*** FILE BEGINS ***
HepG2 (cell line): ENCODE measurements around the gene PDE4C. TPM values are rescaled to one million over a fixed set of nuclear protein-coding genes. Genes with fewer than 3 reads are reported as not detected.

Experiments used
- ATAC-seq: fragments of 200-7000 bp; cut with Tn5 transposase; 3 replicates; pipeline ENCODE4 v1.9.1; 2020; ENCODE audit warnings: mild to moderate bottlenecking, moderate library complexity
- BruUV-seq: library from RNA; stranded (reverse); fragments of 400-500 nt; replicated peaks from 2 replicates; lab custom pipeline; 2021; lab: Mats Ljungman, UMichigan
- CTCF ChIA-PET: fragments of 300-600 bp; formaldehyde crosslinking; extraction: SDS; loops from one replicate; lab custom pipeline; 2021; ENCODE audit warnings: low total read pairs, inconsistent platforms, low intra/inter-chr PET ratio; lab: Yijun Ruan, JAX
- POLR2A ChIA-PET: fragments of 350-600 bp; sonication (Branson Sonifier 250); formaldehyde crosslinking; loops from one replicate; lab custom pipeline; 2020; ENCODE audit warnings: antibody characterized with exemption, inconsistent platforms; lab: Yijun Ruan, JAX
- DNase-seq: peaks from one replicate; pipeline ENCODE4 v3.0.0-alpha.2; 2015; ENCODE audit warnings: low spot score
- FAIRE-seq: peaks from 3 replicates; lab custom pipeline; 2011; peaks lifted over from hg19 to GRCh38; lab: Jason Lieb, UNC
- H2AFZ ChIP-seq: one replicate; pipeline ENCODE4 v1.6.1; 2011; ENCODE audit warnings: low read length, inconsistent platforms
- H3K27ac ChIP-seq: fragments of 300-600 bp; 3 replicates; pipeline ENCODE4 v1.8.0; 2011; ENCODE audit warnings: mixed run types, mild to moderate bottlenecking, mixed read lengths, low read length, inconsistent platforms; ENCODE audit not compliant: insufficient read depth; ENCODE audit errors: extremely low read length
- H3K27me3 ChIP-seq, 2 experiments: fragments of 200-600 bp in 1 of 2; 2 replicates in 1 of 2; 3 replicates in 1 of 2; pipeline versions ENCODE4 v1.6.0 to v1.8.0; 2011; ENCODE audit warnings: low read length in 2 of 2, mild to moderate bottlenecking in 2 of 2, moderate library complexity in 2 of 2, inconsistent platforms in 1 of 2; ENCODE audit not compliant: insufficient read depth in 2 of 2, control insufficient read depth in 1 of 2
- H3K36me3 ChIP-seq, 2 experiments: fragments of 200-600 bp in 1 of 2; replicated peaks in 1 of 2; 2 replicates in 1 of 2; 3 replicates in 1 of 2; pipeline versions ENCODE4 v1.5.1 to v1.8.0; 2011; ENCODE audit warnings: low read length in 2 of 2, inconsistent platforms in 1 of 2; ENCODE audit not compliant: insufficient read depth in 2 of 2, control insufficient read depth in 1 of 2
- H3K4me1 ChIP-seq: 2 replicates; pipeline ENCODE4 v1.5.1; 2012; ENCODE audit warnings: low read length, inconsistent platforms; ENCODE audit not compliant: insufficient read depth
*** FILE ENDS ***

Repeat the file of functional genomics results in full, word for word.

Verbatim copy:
HepG2 (cell line): ENCODE measurements around the gene PDE4C. TPM values are rescaled to one million over a fixed set of nuclear protein-coding genes. Genes with fewer than 3 reads are reported as not detected.

Experiments used
- ATAC-seq: fragments of 200-7000 bp; cut with Tn5 transposase; 3 replicates; pipeline ENCODE4 v1.9.1; 2020; ENCODE audit warnings: mild to moderate bottlenecking, moderate library complexity
- BruUV-seq: library from RNA; stranded (reverse); fragments of 400-500 nt; replicated peaks from 2 replicates; lab custom pipeline; 2021; lab: Mats Ljungman, UMichigan
- CTCF ChIA-PET: fragments of 300-600 bp; formaldehyde crosslinking; extraction: SDS; loops from one replicate; lab custom pipeline; 2021; ENCODE audit warnings: low total read pairs, inconsistent platforms, low intra/inter-chr PET ratio; lab: Yijun Ruan, JAX
- POLR2A ChIA-PET: fragments of 350-600 bp; sonication (Branson Sonifier 250); formaldehyde crosslinking; loops from one replicate; lab custom pipeline; 2020; ENCODE audit warnings: antibody characterized with exemption, inconsistent platforms; lab: Yijun Ruan, JAX
- DNase-seq: peaks from one replicate; pipeline ENCODE4 v3.0.0-alpha.2; 2015; ENCODE audit warnings: low spot score
- FAIRE-seq: peaks from 3 replicates; lab custom pipeline; 2011; peaks lifted over from hg19 to GRCh38; lab: Jason Lieb, UNC
- H2AFZ ChIP-seq: one replicate; pipeline ENCODE4 v1.6.1; 2011; ENCODE audit warnings: low read length, inconsistent platforms
- H3K27ac ChIP-seq: fragments of 300-600 bp; 3 replicates; pipeline ENCODE4 v1.8.0; 2011; ENCODE audit warnings: mixed run types, mild to moderate bottlenecking, mixed read lengths, low read length, inconsistent platforms; ENCODE audit not compliant: insufficient read depth; ENCODE audit errors: extremely low read length
- H3K27me3 ChIP-seq, 2 experiments: fragments of 200-600 bp in 1 of 2; 2 replicates in 1 of 2; 3 replicates in 1 of 2; pipeline versions ENCODE4 v1.6.0 to v1.8.0; 2011; ENCODE audit warnings: low read length in 2 of 2, mild to moderate bottlenecking in 2 of 2, moderate library complexity in 2 of 2, inconsistent platforms in 1 of 2; ENCODE audit not compliant: insufficient read depth in 2 of 2, control insufficient read depth in 1 of 2
- H3K36me3 ChIP-seq, 2 experiments: fragments of 200-600 bp in 1 of 2; replicated peaks in 1 of 2; 2 replicates in 1 of 2; 3 replicates in 1 of 2; pipeline versions ENCODE4 v1.5.1 to v1.8.0; 2011; ENCODE audit warnings: low read length in 2 of 2, inconsistent platforms in 1 of 2; ENCODE audit not compliant: insufficient read depth in 2 of 2, control insufficient read depth in 1 of 2
- H3K4me1 ChIP-seq: 2 replicates; pipeline ENCODE4 v1.5.1; 2012; ENCODE audit warnings: low read length, inconsistent platforms; ENCODE audit not compliant: insufficient read depth